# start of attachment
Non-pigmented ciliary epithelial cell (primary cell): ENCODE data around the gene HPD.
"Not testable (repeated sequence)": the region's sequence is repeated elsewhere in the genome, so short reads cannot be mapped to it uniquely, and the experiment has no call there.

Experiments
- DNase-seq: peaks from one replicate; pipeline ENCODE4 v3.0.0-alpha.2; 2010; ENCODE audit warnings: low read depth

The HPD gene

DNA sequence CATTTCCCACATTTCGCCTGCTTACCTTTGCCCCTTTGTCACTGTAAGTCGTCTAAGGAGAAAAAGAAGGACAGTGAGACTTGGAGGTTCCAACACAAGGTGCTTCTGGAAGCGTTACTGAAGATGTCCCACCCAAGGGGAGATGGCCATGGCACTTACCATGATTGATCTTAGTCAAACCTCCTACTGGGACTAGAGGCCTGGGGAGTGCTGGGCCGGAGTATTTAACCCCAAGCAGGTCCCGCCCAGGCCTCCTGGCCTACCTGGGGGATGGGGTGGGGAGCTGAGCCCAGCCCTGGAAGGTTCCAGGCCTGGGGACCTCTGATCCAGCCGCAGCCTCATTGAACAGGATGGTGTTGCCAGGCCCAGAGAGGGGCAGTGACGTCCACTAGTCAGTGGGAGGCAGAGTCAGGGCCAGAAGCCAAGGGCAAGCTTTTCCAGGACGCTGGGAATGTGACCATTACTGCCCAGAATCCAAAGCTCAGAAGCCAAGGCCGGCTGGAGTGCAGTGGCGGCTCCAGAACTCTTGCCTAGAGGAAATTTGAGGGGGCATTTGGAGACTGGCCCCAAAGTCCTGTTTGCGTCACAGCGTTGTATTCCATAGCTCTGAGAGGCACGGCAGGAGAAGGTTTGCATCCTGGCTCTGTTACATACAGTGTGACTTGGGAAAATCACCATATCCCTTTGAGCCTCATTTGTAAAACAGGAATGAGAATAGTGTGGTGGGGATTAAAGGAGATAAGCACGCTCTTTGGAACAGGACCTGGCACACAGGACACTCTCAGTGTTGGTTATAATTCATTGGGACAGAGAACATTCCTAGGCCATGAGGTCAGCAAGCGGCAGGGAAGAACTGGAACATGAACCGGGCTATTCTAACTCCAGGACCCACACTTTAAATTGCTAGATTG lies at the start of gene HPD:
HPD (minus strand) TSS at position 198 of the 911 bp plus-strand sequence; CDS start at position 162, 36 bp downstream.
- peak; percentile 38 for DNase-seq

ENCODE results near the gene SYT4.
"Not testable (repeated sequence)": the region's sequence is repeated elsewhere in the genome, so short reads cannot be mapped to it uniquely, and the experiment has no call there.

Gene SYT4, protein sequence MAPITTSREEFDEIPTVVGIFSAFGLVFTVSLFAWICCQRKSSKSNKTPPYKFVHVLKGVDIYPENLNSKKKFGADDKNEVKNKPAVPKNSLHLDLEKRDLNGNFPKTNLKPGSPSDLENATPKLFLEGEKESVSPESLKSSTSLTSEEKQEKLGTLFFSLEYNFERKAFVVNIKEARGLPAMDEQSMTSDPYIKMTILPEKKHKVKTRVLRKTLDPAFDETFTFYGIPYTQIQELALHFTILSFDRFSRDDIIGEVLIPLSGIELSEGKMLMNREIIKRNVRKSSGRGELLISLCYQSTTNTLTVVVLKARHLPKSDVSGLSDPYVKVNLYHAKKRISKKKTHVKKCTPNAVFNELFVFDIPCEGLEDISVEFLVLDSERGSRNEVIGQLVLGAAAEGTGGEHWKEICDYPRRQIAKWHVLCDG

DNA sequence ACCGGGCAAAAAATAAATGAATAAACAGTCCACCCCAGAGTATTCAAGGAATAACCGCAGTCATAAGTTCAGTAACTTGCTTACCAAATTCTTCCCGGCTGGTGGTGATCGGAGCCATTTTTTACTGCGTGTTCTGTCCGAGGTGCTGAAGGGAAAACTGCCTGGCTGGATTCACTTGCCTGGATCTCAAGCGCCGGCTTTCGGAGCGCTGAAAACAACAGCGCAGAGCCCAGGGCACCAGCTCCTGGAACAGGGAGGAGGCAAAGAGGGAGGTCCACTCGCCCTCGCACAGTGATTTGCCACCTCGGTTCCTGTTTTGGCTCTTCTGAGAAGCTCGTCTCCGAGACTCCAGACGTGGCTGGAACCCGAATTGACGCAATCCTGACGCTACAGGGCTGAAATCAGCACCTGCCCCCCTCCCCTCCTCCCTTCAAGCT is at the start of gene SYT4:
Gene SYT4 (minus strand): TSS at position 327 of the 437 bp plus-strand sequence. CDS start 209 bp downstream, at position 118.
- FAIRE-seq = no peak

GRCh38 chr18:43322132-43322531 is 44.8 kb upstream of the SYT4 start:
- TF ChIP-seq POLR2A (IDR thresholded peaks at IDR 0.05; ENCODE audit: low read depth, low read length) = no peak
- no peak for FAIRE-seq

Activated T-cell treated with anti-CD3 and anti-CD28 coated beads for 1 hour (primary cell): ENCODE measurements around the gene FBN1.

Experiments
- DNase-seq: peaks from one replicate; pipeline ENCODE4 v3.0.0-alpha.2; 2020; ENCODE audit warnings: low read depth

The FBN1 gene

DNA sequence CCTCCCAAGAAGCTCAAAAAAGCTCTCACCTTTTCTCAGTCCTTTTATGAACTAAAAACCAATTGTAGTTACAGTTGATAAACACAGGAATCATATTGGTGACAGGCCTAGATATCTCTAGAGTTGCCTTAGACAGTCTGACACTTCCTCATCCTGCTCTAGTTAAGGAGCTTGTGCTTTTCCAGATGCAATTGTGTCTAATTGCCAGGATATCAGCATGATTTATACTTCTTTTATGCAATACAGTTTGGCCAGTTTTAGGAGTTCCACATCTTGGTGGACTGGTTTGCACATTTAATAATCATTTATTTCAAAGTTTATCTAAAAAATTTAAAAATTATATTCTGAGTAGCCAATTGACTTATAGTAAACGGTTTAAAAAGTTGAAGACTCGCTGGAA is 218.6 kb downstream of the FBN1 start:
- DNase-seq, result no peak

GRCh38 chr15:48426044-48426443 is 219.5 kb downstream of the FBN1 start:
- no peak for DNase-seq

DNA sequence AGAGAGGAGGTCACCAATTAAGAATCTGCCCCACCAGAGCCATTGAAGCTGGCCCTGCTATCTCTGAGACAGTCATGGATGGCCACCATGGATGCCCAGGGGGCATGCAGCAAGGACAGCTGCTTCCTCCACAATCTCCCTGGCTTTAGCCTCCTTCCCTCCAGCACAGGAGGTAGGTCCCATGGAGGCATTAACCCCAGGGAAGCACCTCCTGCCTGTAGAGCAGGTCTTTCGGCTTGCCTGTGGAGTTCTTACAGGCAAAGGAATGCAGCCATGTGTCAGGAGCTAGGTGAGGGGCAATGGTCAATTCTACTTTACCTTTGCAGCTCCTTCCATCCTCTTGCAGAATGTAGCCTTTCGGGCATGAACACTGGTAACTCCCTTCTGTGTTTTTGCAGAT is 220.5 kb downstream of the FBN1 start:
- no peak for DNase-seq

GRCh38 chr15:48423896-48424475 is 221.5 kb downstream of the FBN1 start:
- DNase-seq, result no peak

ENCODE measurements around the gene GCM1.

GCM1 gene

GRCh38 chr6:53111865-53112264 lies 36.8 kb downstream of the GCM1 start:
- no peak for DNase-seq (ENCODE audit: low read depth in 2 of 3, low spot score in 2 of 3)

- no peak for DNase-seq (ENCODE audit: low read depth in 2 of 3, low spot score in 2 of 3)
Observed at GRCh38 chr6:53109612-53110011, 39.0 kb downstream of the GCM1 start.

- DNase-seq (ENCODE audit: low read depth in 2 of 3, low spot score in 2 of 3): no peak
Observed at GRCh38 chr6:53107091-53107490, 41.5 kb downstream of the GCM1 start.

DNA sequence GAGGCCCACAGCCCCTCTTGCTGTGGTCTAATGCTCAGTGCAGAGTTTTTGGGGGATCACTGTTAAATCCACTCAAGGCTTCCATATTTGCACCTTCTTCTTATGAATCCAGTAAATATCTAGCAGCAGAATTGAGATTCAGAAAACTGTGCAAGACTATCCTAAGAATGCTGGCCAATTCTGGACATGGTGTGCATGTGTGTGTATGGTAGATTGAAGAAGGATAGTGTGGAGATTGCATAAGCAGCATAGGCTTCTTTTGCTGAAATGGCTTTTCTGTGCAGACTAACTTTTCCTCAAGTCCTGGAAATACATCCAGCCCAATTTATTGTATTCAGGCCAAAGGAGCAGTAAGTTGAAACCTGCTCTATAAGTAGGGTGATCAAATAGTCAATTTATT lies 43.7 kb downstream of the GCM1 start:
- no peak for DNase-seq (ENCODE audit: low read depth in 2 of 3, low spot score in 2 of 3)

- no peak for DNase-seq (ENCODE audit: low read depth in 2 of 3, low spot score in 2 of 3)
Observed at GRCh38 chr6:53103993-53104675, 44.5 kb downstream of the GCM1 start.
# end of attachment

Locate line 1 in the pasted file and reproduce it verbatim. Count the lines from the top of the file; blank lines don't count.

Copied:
Non-pigmented ciliary epithelial cell (primary cell): ENCODE data around the gene HPD.